World Bank Makes Predictions for Global Economy
The World Bank released its Global Economic Prospects report this week.
Despite Sputtering Global Economy, Developing Nations' Growth Potential High
For VOA Learning English, this is the Economics Report in Special English.
The World Bank released its Global Economic Prospects report this week. World Bank experts are using the words “fragile” and “uncertain” to describe the economic recovery this year.
The report predicts the international economy will grow a little over two percent in 2013. Slightly greater economic expansion is expected in 2014 and 2015.
Predictions of limited growth have become familiar since the financial crisis four years ago. Wealthy countries are expected to have slower growth than developing ones as they deal with larger amounts of debt and big budget deficits.
World Bank President Jim Yong Kim is urging developing countries to become drivers of growth. But he notes that it was important to build a foundation for growth that can last over time.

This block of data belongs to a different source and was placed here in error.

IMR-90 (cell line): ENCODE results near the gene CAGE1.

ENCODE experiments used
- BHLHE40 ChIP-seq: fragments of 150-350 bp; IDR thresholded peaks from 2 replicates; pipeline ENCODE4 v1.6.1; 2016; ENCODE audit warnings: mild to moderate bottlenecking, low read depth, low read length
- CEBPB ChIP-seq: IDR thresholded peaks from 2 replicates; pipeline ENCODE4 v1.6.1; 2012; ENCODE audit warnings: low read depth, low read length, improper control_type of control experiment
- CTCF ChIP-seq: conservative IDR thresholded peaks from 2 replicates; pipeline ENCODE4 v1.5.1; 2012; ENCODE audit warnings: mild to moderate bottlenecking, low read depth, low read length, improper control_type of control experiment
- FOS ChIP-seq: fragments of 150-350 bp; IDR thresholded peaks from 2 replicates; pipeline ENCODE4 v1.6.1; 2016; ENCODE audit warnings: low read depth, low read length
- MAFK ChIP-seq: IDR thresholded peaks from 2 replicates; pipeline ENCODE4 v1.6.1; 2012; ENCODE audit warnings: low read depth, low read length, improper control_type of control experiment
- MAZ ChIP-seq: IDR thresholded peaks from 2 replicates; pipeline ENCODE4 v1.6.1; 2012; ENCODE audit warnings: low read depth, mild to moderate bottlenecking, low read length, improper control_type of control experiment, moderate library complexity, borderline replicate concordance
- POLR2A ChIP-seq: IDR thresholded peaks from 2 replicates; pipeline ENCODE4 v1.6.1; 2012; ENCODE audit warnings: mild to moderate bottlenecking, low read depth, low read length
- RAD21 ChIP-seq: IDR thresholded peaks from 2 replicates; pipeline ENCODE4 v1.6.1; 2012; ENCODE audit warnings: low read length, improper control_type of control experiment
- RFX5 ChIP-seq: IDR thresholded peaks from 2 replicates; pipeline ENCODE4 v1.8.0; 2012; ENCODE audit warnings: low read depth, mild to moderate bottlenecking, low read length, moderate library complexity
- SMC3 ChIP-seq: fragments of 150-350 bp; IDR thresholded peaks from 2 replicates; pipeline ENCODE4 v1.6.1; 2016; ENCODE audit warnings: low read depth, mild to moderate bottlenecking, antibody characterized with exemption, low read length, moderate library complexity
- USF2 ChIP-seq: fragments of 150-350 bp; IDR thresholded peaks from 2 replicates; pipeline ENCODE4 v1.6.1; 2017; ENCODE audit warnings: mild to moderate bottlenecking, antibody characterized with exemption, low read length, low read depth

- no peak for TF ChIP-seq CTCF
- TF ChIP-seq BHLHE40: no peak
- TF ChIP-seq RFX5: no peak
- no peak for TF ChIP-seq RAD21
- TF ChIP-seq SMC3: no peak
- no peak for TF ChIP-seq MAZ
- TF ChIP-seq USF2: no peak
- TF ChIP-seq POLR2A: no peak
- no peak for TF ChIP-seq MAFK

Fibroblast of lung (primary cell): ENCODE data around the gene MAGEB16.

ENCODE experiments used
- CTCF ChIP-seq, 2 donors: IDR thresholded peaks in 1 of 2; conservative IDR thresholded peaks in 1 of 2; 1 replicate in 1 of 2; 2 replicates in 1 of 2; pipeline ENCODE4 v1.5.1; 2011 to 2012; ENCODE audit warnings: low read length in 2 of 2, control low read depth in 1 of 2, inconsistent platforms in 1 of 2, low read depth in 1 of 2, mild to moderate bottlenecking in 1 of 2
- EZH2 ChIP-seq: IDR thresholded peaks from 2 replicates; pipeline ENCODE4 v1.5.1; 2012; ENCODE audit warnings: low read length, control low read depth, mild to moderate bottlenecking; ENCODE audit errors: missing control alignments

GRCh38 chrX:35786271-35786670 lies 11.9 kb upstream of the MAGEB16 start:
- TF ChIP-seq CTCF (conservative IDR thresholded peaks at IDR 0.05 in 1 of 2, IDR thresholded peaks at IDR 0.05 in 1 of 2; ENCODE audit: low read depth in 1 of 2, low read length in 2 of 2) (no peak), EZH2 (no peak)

He said, “What we are suggesting is that we cannot wait for the return growth in the high income countries. We really need developing countries to think about setting the stage for medium- and long-term growth. We have to continue to support developing countries in making investments in infrastructure, in health, in education.”
Andrew Burns is lead author of the report. He says it is not only important to build roads and bridges, but to invest money in health care and effort in government reforms. Some high-growth developing countries, such as China, are spending a lot on public works projects, but spend little on health care.
The report notes the threat of European nations failing to make debt payments has eased. The World Bank President says Europe and America have approved some measures to deal with economic weakness. But financial policy remains a work in progress.
He said, “So despite promising, and sometimes courageous measures taken in Europe…issues remain in the Eurozone and of course we have fiscal policy issues in the United States.”
The World Bank notes that budget deficits are decreasing in most other high-income nations. But these nations continue to carry a lot of debt compared to the size of their economies.
Developing countries are positioned for stronger growth. But they will face basic risks to economic progress over the next few years. World Bank chief Kim said he is concerned that low supplies of important grains, such as wheat and corn, could bring high food prices, hurting the poor.
The World Bank offers knowledge, assistance and loans to developing countries. Economic conditions in high-income nations affect the developing world because they are the largest and most developed markets for exports. Such nations are also the providers of investment that can fuel economic growth.